I start off the process by combing through each book’s manuscript in search of key elements that will inform my design decisions later on. Getting to know the characters and location of the story are important of course, but identifying icons, symbols, themes, as well as the overall tone and flavor of the narrative are crucial ingredients to creating a successful (and attractive!) book cover.
I am also in the midst of working on a very exciting project with a groundbreaking format on our Spring 2019 list. It is a non-fiction interactive choose-your-own adventure book about the Titanic, where kids will be doodling, destroying, and demolishing their way through history. It is going to be a lot of fun!
Connect with Leslie Mechanic …
Written by Dianne Touchell
Cover Designer: Leslie Mechanic
Publisher’s Synopsis: For fans of Counting by 7s and Fish in a Tree, a touching story about the power of love and family in the face of a parent’s early-onset Alzheimer’s disease.
Foster Sumner is ten years old. He likes toy soldiers, tadpole hunting, going to school, and the beach. Best of all, he likes listening to his dad’s stories.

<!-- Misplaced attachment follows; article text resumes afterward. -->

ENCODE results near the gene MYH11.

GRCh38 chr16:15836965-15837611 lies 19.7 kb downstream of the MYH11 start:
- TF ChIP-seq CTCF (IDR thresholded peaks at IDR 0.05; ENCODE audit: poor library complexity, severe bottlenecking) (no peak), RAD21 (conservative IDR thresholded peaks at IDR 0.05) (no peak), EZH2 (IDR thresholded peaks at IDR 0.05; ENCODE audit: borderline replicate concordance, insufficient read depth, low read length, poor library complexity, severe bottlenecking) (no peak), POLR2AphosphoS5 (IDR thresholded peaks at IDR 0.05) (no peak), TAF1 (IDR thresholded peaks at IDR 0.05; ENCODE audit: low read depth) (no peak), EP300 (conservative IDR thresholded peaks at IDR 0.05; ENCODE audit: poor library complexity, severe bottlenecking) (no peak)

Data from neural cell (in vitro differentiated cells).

But then Foster’s dad starts forgetting things. No one is too worried at first. Foster and Dad giggle about it. Dad goes out for milk and comes back with cat food, when the cat has been dead for five years. But then the forgetting gets worse. And suddenly no one is laughing anymore.
A heartbreaking story about what it means to forget and to be forgotten, as well as the devastating effects of Alzheimer’s and the strong families behind those who suffer from it.
Ages 9-12 | Publisher: Delacorte Books for Young Readers | 2017 | ISBN-13: 978-1524765484
Discover more book cover design inspiration and books like Sticky Notes, written by Dianne Touchell and cover design by Leslie Mechanic, on The Children’s Book Review by following along with our Behind the Cover series and articles tagged with Middle Grade Books.